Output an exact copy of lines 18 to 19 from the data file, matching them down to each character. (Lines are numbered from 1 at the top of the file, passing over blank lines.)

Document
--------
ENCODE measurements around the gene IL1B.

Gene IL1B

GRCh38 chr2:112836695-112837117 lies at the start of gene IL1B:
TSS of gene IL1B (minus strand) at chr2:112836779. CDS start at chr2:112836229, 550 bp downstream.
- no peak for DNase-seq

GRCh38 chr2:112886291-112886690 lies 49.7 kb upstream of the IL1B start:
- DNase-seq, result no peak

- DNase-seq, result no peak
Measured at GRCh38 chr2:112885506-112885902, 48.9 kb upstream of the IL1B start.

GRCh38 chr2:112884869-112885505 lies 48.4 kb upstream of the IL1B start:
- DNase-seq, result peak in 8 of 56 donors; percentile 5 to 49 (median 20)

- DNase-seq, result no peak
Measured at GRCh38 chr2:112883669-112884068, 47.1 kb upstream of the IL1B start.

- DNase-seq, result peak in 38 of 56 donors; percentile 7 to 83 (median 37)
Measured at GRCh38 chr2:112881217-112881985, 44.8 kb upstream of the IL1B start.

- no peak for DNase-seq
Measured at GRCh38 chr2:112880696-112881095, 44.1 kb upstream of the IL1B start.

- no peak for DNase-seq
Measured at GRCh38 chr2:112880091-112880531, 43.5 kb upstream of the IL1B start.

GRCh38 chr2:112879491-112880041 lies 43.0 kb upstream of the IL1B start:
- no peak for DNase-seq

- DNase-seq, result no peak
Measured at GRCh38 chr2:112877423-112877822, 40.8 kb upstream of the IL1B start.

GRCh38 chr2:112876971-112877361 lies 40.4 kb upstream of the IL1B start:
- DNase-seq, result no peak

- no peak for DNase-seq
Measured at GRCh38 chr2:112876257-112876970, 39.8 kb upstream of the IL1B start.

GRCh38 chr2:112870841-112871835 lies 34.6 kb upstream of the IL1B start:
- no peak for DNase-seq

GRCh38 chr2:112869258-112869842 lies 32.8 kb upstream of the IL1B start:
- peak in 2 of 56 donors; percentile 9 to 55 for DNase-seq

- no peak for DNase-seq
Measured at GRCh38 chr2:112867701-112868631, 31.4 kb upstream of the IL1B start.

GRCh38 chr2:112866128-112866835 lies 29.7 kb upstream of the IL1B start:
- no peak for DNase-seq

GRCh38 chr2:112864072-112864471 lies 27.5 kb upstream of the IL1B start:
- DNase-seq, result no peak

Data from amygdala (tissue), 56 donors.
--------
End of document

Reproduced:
- no peak for DNase-seq
Measured at GRCh38 chr2:112880091-112880531, 43.5 kb upstream of the IL1B start.